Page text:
Over the years, I've had many clients come to me wanting to set themselves a goal of "becoming a runner" or tackling a running goal. As someone who absolutely loves the challenge, dedication and feeling of improving your running abilities, I love to help these people. I've taken the time to put together a few key pieces of information for anyone wanting to get into running, to ensure they can have the same long term enjoyment and success that I've found through running.
- Find a coach or get a plan made for you. One of the most common things people struggle with when beginning running is overuse injuries, not allowing a long enough time to build to a goal or not varying intensity between sessions to ensure adequate progression. By finding a coach who can build a plan specifically to you or by finding a plan online is key. Having someone to measure your progression and give objective feedback on your sessions will allow you be guided and kept accountable, progressing with running is all about consistency and layering session after session. Without a plan you are running with no clear objective.
- Ensure your plan is varied with speed work, recovery runs and longer aerobic work. Regardless of the distance of your goal event, all running programs should have a good mix of the above sessions. Many novice runners will run the same distance and intensity over and over and get frustrated with little to no progression. Up to 80% of your sessions should actually be at a lower intensity than your goal race, longer aerobic work is designed to build your aerobic base, meaning your ability to uptake oxygen whilst running and get your body used to spending longer periods of time running and adapt to time on the feet. These long aerobic sessions often can be as long or longer in duration of your actual goal event, but lower in intensity. Speed work/tempo/interval sessions are all designed to be at race pace or above, the idea is to get the body used to working at a higher intensity and utilizing different energy systems of the body. These sessions you need to be feeling fresh and strong, to be able to push the limits and improve that top end fitness. Recovery runs are vital also, these slow easy runs are designed to help push blood around the body, actually helping recovery whilst still working the aerobic system. These runs should be at a much slower pace than your aerobic runs. By combining these different type of sessions, your chances of improving are much higher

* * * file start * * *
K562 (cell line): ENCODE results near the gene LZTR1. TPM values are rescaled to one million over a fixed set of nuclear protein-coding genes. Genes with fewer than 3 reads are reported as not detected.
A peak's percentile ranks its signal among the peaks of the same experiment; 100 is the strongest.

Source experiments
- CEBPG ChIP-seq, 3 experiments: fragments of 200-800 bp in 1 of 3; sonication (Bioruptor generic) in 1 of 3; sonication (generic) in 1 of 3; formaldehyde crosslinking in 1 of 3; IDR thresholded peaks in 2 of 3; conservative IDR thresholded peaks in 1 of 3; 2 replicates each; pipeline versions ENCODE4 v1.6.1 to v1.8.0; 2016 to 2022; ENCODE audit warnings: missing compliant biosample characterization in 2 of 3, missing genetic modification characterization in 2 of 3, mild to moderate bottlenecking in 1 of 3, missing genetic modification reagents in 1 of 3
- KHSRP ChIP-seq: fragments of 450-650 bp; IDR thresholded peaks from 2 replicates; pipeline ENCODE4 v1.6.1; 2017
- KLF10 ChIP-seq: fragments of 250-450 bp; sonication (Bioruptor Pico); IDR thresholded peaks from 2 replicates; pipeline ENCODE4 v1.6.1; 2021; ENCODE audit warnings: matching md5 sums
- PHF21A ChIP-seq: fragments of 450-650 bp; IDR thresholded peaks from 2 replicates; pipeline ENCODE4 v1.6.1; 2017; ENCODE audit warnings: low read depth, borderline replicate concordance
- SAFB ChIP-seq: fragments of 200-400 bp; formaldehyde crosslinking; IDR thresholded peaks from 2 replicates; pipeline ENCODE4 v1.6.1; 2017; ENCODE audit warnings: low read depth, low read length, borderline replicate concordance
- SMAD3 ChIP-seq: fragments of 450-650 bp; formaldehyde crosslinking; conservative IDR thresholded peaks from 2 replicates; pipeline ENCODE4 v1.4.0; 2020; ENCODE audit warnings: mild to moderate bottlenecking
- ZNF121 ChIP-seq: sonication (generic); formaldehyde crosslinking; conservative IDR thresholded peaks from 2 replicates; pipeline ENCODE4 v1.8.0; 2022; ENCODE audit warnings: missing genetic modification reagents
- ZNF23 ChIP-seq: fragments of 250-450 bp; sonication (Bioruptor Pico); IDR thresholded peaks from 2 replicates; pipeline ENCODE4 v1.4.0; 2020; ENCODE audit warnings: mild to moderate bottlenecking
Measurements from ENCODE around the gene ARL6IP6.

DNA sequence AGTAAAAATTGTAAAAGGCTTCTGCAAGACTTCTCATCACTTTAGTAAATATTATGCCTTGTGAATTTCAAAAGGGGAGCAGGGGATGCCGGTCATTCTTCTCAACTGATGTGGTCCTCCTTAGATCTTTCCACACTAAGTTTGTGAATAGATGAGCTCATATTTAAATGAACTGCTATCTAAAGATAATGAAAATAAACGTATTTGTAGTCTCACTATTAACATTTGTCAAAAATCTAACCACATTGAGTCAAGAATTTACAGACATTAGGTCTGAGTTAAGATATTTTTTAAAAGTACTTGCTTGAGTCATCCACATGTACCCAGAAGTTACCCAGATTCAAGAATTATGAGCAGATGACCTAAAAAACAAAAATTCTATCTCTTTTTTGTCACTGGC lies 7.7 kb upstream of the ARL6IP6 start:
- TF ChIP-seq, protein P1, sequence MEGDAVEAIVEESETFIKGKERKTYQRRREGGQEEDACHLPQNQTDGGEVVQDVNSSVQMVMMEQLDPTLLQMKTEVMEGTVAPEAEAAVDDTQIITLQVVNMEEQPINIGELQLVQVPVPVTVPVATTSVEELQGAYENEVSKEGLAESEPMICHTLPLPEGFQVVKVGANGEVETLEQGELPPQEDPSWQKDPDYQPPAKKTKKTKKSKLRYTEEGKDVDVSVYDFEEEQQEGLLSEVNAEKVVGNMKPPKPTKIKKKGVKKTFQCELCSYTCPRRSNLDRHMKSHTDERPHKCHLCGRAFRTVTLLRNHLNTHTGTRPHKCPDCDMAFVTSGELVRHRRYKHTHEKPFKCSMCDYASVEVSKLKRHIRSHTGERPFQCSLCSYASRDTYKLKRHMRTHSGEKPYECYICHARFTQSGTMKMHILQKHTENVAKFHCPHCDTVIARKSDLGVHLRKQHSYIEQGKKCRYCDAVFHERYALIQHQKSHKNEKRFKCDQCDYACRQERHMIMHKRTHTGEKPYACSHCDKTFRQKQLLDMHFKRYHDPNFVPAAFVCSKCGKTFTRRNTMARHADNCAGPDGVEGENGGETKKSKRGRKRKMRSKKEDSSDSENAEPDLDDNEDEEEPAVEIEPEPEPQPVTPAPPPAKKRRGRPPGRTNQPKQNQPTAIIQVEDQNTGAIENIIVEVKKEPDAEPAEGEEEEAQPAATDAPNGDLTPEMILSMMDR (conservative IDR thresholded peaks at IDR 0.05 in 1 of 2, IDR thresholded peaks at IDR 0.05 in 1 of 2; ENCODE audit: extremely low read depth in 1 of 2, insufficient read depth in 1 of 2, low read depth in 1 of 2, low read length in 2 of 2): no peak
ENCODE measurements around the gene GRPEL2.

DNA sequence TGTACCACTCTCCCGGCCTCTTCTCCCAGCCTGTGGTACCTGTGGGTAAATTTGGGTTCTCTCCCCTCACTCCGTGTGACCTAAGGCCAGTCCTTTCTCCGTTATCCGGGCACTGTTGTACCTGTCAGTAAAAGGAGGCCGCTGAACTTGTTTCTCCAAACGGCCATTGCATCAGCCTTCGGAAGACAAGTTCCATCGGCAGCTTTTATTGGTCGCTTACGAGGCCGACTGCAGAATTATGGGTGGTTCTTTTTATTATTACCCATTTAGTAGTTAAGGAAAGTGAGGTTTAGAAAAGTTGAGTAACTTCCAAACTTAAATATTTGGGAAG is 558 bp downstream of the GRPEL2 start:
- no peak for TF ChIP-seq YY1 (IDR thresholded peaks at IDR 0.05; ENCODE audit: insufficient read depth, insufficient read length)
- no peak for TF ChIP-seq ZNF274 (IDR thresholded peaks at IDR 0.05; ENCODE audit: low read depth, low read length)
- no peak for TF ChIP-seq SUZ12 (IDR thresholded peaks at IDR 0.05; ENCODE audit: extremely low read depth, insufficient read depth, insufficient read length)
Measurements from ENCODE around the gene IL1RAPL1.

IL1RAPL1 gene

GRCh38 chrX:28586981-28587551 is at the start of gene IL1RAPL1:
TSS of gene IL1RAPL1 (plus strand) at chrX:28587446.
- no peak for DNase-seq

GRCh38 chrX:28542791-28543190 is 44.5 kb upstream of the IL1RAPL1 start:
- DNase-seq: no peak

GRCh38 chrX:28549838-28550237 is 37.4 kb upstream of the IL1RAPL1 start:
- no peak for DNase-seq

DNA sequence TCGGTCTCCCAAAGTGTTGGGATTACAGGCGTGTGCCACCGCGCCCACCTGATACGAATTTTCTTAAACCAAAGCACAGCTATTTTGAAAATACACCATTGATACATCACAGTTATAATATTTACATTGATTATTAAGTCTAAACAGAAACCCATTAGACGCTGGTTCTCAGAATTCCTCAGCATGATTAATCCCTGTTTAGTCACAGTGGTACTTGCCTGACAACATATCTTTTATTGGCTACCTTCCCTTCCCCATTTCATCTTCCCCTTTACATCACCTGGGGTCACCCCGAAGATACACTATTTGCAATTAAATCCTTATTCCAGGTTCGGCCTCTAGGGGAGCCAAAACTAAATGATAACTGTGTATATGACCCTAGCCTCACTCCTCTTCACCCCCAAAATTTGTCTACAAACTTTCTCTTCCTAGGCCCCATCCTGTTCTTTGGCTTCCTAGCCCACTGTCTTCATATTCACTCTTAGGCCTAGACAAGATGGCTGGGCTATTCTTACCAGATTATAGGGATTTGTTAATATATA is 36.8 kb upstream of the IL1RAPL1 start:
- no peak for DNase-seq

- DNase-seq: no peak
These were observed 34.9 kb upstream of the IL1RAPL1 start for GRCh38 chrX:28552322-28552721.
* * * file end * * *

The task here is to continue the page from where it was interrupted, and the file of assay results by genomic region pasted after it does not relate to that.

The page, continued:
- Follow the plan! If you have a perfect plan, follow it! More often than not, overuse injuries/bone stress/ soft tissue injuries occur when too much overload has been applied week on week, you miss a session and try to "make it up" with a double the following day etc. This is a recipe for disaster and will mean you will slip further backwards in the long run, rather than continually making small progress with your fitness.
- Nutrition is as important as any other fitness or body composition goal. Often as people start longer distance training, they think it's a licence to eat whatever they want with the idea they will "burn it all off". Whilst the nutritional demands of endurance training is significantly higher, it's just as important to get your nutrition right as any other goal. Ever have a big pasta meal, then feel terribly sluggish for a couple of hours afterwards? This is exactly the same with running training. It's vital to balance your intake around key sessions and getting enough fuel for your runs. For example on a long run day early in the morning, it's a great idea to have a small easily broken down snack for breakfast that won't sit in the stomach and then for the duration of the long run be fuelling with a carbohydrate rich drink or gel to ensure enough energy to achieve the goal of the run for the day. It's a delicate balance of not feeling heavy and full, whilst also having enough fuel.